Adam Smith on Slavery

Adam Smith

Found in Lectures on Justice, Police, Revenue and Arms (1763)

This quotation is taken from Smith’s Lectures on Jurisprudence and reflects his own disgust with what he saw as the immoral institution of slavery. It is a good example of the moral philosophy he expounds in his Theory of Moral Sentiments, in which our sympathy for our fellow human beings forms the basis for moral behavior.

By this we may see what a miserable life the slaves must have led; their life and their property intirely at the mercy of another, and their liberty, if they could be said to have any, at his disposall also. But besides these hardships which are commonly taken notice of by writers, they laboured under severall others which are not so generally attended to. (FROM LJ(A) iii.94) - Adam Smith

Elsewhere, especially in Book III of the Wealth of Nations, his attacks on slavery are framed in economic, not moral, terms. He reckoned that it would, in fact, be extremely difficult for slave holders to ever be able to exercise sympathy with their slaves, since doing so would force a recognition of their own wickedness. Instead, he focused his efforts on arguing that slavery was an economically unfeasible system, far more expensive than using free labor. He was pessimistic, however, that even these robust economic arguments would be sufficient to lead slaveowners to free their slaves, because their economic self-interests would be trumped by their interest in power and domination, which Smith acknowledged were very powerful human drives.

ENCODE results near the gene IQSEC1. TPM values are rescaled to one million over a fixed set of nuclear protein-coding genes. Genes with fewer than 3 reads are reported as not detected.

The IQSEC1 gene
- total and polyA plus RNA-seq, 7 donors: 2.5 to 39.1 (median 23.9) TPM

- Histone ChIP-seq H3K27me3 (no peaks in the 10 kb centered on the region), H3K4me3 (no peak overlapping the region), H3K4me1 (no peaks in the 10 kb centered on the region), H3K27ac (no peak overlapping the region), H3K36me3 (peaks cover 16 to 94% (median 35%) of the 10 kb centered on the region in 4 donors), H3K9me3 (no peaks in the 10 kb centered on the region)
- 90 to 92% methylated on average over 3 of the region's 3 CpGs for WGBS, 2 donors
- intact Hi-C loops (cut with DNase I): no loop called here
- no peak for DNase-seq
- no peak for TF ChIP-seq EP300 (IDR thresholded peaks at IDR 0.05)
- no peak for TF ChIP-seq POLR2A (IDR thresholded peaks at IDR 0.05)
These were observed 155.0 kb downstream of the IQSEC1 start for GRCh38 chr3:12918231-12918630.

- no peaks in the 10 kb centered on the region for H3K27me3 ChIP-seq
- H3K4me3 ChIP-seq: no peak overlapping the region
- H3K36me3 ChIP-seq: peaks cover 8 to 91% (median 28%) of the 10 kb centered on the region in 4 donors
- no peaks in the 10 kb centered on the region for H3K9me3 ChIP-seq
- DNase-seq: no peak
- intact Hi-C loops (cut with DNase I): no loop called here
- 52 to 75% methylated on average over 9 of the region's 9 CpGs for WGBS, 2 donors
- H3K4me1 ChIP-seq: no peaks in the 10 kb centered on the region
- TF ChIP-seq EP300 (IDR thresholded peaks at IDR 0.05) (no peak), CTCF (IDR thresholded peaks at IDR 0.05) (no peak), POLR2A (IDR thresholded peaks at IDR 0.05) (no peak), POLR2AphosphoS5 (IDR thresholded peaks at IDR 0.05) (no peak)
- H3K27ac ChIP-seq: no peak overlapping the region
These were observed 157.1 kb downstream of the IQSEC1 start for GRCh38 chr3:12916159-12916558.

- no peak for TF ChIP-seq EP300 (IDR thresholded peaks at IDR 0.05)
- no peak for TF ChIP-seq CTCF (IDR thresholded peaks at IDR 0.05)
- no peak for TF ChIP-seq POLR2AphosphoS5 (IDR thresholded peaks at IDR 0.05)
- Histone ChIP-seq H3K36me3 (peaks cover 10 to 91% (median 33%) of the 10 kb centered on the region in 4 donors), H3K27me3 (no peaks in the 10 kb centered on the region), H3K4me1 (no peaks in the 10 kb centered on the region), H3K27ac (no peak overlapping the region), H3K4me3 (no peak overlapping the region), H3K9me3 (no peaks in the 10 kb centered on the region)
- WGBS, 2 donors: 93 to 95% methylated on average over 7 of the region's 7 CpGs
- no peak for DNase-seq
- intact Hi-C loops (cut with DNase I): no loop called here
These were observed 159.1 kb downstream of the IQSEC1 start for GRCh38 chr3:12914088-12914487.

Hence, despite his personal abhorrence of slavery, and his moral and, especially, economic arguments for its abandonment, he was very pessimistic that slavery would be abolished anytime soon, or indeed ever. As it happened, however, chattel slavery ended much sooner than he had anticipated and was abolished in Scotland in 1778. In 1807, Great Britain outlawed the slave trade, and abolished slavery itself throughout its empire in 1833.

(For a thorough overview of Smith’s arguments against slavery, see Jack Russell Weinstein’s essay on the subject at Adam Smith Works. )